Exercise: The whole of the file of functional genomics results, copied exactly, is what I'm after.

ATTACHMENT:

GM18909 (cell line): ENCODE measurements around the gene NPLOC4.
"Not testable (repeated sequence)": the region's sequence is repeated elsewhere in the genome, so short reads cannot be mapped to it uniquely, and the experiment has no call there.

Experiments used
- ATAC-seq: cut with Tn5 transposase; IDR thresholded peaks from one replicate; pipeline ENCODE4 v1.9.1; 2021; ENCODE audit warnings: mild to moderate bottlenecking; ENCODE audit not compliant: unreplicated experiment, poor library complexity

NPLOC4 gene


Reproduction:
GM18909 (cell line): ENCODE measurements around the gene NPLOC4.
"Not testable (repeated sequence)": the region's sequence is repeated elsewhere in the genome, so short reads cannot be mapped to it uniquely, and the experiment has no call there.

Experiments used
- ATAC-seq: cut with Tn5 transposase; IDR thresholded peaks from one replicate; pipeline ENCODE4 v1.9.1; 2021; ENCODE audit warnings: mild to moderate bottlenecking; ENCODE audit not compliant: unreplicated experiment, poor library complexity

NPLOC4 gene